An Ontario Superior Court judge ruled Friday that popular ride-sharing service Uber is not breaking Toronto's taxi laws. Uber and its many fans are rejoicing. Toronto's taxi industry, unusually united from drivers to owners to brokerages, is fuming. And city officials are likely conferring behind closed doors to plot a path forward. Doing nothing seems an unlikely option. I'm not a lawyer, but having worked a while at City Hall, I expect this leaves the city with three basic choices.
In the absence of a complete and total mending, and a reform of Europe itself, from this moment forward the temptation to follow Athen's lead will only increase.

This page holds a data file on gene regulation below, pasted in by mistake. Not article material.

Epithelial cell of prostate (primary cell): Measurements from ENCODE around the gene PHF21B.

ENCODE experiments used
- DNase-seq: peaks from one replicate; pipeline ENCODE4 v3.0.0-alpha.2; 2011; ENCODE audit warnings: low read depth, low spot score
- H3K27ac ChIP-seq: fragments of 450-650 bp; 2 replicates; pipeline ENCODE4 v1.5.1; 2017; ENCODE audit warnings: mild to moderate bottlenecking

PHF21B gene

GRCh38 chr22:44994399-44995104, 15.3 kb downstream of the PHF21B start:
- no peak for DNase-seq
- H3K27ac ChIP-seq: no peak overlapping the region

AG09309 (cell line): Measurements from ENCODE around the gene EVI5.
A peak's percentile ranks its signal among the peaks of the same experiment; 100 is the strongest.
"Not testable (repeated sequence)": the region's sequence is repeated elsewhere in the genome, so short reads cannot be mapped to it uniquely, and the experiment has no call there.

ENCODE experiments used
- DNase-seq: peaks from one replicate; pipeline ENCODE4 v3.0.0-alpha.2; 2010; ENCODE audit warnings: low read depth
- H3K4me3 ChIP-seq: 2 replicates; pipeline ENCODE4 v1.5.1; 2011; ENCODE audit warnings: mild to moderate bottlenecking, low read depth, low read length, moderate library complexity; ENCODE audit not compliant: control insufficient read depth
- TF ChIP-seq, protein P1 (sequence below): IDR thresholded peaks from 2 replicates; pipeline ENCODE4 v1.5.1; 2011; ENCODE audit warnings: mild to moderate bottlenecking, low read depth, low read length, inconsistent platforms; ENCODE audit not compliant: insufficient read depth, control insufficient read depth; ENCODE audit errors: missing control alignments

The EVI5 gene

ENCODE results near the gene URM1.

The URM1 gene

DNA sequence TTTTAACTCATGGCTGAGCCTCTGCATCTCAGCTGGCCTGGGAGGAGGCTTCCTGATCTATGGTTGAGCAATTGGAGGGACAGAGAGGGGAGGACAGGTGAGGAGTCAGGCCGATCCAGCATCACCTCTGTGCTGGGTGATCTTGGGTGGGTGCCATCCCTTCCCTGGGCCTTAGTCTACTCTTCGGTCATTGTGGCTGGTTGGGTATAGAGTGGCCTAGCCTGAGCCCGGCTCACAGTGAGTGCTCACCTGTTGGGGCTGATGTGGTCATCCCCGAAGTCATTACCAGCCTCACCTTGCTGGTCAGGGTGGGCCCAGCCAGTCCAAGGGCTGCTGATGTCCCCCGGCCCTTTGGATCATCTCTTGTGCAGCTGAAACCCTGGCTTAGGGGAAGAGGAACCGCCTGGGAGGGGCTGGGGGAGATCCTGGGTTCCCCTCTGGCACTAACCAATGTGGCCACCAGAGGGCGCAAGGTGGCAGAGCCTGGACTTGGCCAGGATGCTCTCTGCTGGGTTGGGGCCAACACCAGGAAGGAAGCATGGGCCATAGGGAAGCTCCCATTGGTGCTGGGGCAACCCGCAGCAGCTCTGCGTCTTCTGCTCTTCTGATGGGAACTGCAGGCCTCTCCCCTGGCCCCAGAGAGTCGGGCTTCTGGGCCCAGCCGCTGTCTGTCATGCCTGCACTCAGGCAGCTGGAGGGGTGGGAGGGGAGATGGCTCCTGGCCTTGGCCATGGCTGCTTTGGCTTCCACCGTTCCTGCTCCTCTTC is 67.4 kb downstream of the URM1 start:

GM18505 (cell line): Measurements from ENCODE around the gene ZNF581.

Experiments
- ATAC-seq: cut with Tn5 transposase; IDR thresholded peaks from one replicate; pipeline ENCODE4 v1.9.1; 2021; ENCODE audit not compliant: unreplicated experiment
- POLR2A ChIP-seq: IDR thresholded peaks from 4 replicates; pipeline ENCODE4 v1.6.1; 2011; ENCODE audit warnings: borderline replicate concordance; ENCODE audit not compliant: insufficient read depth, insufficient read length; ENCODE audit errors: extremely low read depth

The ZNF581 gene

After the success of her 2012 best-seller Quiet: The Power of Introverts in a World That Can't Stop Talking, Susan Cain brought together a team to start Quiet Revolution, a company dedicated to "unlocking the power of introverts for the benefit of us all." And now, I'm delighted that HuffPost is joining forces with Quiet Revolution to use all the tools at our disposal to unlock that power and bring these voices and ideas to an even wider audience.
We all have too much "stuff" in our wardrobe, closets and lives. Sometimes we want to throw it all away. But you can have fun and recoup a few dollars if you use eBay's platform to sell online. If you have an email and Paypal accounts, you're already half way done.
Investing five minutes into reading this [pst may end up being your equivalent to investing in Apple in 1980. I recently sat down with Kevin O'Leary, the entrepreneur, investor, journalist, author, and financial commentator best known as Mr. Wonderful.